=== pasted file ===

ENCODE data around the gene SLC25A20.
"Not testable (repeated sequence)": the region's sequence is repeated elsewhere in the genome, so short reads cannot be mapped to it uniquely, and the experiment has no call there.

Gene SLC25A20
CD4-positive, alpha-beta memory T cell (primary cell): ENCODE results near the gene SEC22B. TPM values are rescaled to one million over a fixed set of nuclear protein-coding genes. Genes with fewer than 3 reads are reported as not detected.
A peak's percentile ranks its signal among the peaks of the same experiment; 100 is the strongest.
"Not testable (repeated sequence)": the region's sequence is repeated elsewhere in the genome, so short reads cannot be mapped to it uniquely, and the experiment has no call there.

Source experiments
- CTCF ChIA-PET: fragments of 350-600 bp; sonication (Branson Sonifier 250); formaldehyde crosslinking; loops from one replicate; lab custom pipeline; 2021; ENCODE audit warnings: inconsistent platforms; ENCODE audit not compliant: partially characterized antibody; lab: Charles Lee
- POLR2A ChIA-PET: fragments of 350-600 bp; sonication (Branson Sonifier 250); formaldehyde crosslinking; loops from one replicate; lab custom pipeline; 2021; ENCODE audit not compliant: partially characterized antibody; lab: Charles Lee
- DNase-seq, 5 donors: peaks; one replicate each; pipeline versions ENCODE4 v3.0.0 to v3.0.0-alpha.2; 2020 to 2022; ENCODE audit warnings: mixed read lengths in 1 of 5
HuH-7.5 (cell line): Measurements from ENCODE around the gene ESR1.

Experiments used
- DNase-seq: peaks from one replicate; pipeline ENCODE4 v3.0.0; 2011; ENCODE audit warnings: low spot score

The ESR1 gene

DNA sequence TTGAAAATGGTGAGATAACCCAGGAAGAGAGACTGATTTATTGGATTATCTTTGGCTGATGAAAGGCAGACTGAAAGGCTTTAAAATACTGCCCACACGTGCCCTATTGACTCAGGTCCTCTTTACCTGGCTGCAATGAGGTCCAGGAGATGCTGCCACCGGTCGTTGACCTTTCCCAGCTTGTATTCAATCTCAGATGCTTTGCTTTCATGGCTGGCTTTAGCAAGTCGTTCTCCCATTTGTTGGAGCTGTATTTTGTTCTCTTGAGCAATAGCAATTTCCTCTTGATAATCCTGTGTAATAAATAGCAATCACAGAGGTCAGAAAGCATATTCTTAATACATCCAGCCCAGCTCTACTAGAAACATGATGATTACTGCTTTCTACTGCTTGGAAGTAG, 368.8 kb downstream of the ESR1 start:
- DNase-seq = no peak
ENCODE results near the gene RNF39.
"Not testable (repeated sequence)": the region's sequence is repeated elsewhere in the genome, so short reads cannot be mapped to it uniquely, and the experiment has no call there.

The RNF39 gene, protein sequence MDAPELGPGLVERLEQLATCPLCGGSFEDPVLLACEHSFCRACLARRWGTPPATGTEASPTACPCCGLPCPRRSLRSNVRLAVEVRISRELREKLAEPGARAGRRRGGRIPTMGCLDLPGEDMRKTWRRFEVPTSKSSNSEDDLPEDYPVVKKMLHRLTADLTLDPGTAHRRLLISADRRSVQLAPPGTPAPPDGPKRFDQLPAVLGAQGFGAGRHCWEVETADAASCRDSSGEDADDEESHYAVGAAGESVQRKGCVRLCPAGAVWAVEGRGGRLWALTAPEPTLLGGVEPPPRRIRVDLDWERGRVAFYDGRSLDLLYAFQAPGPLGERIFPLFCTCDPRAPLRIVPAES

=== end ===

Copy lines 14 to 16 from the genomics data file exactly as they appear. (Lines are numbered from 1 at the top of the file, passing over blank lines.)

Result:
The ESR1 gene

DNA sequence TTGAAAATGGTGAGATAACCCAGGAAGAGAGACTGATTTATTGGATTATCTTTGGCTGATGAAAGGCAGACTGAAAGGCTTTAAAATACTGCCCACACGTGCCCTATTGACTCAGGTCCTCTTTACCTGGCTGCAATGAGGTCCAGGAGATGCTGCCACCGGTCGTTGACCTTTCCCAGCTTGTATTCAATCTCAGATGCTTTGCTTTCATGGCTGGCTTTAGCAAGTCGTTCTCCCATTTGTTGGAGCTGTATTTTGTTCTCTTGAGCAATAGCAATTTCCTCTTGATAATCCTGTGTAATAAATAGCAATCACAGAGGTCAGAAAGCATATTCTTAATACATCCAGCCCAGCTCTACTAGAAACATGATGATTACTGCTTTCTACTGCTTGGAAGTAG, 368.8 kb downstream of the ESR1 start:
- DNase-seq = no peak